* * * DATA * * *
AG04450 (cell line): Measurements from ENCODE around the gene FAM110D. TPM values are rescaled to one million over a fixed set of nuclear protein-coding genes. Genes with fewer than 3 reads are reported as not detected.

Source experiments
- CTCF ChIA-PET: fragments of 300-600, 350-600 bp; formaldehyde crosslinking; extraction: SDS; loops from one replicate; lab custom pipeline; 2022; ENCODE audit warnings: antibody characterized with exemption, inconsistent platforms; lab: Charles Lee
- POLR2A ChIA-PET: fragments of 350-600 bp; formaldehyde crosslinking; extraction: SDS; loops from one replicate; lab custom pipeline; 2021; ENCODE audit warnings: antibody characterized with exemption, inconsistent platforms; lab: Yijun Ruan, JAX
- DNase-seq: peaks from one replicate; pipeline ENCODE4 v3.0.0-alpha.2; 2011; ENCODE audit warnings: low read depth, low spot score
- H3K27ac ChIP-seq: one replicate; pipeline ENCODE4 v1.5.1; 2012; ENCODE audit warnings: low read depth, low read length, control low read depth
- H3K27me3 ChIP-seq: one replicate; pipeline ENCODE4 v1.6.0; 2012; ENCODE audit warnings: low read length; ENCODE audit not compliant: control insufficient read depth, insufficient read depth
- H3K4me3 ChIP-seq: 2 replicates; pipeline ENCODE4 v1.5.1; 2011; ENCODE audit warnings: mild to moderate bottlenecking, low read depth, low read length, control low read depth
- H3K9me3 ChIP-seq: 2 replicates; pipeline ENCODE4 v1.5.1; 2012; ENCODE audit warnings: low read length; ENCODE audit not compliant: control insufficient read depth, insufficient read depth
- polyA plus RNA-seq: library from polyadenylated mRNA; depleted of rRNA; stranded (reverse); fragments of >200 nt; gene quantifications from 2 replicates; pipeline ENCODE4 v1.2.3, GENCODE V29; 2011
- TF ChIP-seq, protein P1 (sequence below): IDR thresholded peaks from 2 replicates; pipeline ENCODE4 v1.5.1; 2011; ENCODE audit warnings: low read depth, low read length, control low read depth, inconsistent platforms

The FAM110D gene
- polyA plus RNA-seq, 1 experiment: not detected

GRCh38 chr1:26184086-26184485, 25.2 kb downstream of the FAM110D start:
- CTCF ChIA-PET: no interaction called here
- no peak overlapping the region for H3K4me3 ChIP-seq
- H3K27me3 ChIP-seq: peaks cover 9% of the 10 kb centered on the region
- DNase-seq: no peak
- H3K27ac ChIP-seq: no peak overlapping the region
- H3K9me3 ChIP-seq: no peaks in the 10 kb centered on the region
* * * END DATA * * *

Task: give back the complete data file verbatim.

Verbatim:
AG04450 (cell line): Measurements from ENCODE around the gene FAM110D. TPM values are rescaled to one million over a fixed set of nuclear protein-coding genes. Genes with fewer than 3 reads are reported as not detected.

Source experiments
- CTCF ChIA-PET: fragments of 300-600, 350-600 bp; formaldehyde crosslinking; extraction: SDS; loops from one replicate; lab custom pipeline; 2022; ENCODE audit warnings: antibody characterized with exemption, inconsistent platforms; lab: Charles Lee
- POLR2A ChIA-PET: fragments of 350-600 bp; formaldehyde crosslinking; extraction: SDS; loops from one replicate; lab custom pipeline; 2021; ENCODE audit warnings: antibody characterized with exemption, inconsistent platforms; lab: Yijun Ruan, JAX
- DNase-seq: peaks from one replicate; pipeline ENCODE4 v3.0.0-alpha.2; 2011; ENCODE audit warnings: low read depth, low spot score
- H3K27ac ChIP-seq: one replicate; pipeline ENCODE4 v1.5.1; 2012; ENCODE audit warnings: low read depth, low read length, control low read depth
- H3K27me3 ChIP-seq: one replicate; pipeline ENCODE4 v1.6.0; 2012; ENCODE audit warnings: low read length; ENCODE audit not compliant: control insufficient read depth, insufficient read depth
- H3K4me3 ChIP-seq: 2 replicates; pipeline ENCODE4 v1.5.1; 2011; ENCODE audit warnings: mild to moderate bottlenecking, low read depth, low read length, control low read depth
- H3K9me3 ChIP-seq: 2 replicates; pipeline ENCODE4 v1.5.1; 2012; ENCODE audit warnings: low read length; ENCODE audit not compliant: control insufficient read depth, insufficient read depth
- polyA plus RNA-seq: library from polyadenylated mRNA; depleted of rRNA; stranded (reverse); fragments of >200 nt; gene quantifications from 2 replicates; pipeline ENCODE4 v1.2.3, GENCODE V29; 2011
- TF ChIP-seq, protein P1 (sequence below): IDR thresholded peaks from 2 replicates; pipeline ENCODE4 v1.5.1; 2011; ENCODE audit warnings: low read depth, low read length, control low read depth, inconsistent platforms

The FAM110D gene
- polyA plus RNA-seq, 1 experiment: not detected

GRCh38 chr1:26184086-26184485, 25.2 kb downstream of the FAM110D start:
- CTCF ChIA-PET: no interaction called here
- no peak overlapping the region for H3K4me3 ChIP-seq
- H3K27me3 ChIP-seq: peaks cover 9% of the 10 kb centered on the region
- DNase-seq: no peak
- H3K27ac ChIP-seq: no peak overlapping the region
- H3K9me3 ChIP-seq: no peaks in the 10 kb centered on the region